The Board of Selectmen (BOS) held two public hearings Wednesday evening to gather comments from the community on amendments to the town's peddling and soliciting ordinance and water ordinance. The peddling ordinance had no speakers for or against and was subsequently passed by the BOS after the hearings. Members of the public, many from one of the four condominium complexes serviced by the new water lines, attended the public hearing on the water ordinance amendments and asked that the BOS leave the hearing open until their next regular meeting.
The amendments to the water ordinance pertain to the benefit assessments that will be levied against users of the new lines to pay down the costs of construction. The total cost will be paid through the town, which will bond it across 20 years at approximately 3 percent interest. Users along each respective line will pay a share according to a four-factor formula mirroring the one used in Danbury: lot area, frontage (the amount of front property line that runs adjacent to the water line), number of building units and the assessed value of the property according to the tax assessor's records as of October 2009. Each factor will be weighted 25 percent.
For condominium owners, frontage will be calculated by the total lot width divided by the number of units in the complex, with a minimum of 25 feet assessed to each unit. (Other residential and commercial properties have a minimum frontage of 50 feet for the purposes of the formula.)
"We wanted to keep the formula the same for all properties," explained Steve Sullivan, an engineer with CCA, of Brookfield, who was confident that the formula was fair and equitable.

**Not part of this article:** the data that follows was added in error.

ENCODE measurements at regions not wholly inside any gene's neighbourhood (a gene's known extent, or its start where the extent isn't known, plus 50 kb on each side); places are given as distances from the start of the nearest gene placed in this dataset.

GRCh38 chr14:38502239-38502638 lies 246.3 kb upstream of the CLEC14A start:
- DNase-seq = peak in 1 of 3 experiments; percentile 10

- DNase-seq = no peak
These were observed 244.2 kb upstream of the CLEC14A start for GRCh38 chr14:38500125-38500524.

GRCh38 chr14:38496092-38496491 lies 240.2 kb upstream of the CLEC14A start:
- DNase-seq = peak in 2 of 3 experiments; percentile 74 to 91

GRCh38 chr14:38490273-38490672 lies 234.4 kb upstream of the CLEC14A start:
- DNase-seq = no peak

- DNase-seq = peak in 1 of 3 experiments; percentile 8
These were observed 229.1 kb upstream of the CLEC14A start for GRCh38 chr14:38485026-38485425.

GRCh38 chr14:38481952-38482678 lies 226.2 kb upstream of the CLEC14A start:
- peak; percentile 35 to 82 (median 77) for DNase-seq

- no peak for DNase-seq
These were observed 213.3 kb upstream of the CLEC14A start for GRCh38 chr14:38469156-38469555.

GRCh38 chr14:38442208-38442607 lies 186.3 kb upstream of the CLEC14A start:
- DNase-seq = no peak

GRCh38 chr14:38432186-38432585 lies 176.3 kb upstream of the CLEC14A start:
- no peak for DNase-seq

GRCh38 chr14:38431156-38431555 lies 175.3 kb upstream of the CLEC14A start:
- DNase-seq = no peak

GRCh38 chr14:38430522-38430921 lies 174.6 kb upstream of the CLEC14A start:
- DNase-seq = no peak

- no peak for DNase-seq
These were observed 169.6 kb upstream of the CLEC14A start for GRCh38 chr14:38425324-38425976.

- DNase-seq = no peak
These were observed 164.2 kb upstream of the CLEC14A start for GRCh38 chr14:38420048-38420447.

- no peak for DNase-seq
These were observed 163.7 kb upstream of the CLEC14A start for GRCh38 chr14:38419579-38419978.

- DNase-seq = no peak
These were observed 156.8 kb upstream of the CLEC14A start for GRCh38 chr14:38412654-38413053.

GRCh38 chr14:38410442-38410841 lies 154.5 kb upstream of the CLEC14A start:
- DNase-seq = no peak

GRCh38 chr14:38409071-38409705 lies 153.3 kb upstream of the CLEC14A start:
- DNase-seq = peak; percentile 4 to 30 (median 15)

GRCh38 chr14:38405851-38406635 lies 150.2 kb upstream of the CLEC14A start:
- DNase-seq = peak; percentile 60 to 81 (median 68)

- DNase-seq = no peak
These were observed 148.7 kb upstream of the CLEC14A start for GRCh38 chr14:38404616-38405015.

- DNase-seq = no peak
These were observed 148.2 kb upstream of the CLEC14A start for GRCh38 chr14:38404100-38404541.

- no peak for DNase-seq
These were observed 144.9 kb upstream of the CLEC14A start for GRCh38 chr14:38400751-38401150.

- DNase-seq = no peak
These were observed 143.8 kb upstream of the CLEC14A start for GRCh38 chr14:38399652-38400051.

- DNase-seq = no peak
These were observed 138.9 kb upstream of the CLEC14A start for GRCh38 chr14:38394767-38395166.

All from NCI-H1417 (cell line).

All properties in town that run along one of the municipal water lines will be assessed according to the same formula, except for those where contaminated soil may have increased the costs, such as the gas stations at Four Corners, along the Northern Line. Polluted soil greatly increased costs according to Sullivan, and the amendments allow the town to charge those costs to the specific properties that encumbered them.
Once the ordinance is approved and the final costs of each individual project is compiled (approximately 90 percent competed according to Sullivan and Town Controller Jay Wahlberg), the first annual bills will be sent out, likely by October.
"Our aim is to send out an annual bill to each individual property or unit owner well after your July 1 property bills and before the Thanksgiving/Christmas holiday season," First Selectman Bill Davidson said, adding that he expects the costs to be "pinned down" by August 15. Once the individual assessments are set and the bonds are issued (in September), residents will pay the same fixed rate for the entire 20-year life of the bond.
Sullivan was able to provide rough estimates of the ranges of assessments. For condominium owners in Silvermine Manor, the 20-year cost will likely be between $7,273 and $7,348. Newbury Crossing residents will pay between $4,001 and $4,124; Ledgewood would be $7,349 to $7,857; High Meadow would be between $4,956 and $5,645; and individual homes will be assessed anywhere from $3,858 to $16,426. While these numbers are not official, Davidson stated that he would not have presented them if he were not comfortable that the final numbers will be close.
The hearing was left open at the request of residents in attendance who wanted more time to look over the ordinance and submit comments. The BOS plans to approve the amendments at their next meeting on August 2, so long as there are no significant changes made between now and then, whereupon it would have to go back to public hearing.
The BOS also approved amendments to the town's peddling and soliciting ordinance. The amendments set the permit rate at $200, raise the penalty for infractions from $25 to $199 and exempt non-profit organizations and sales where payment is not received at the time of solicitation.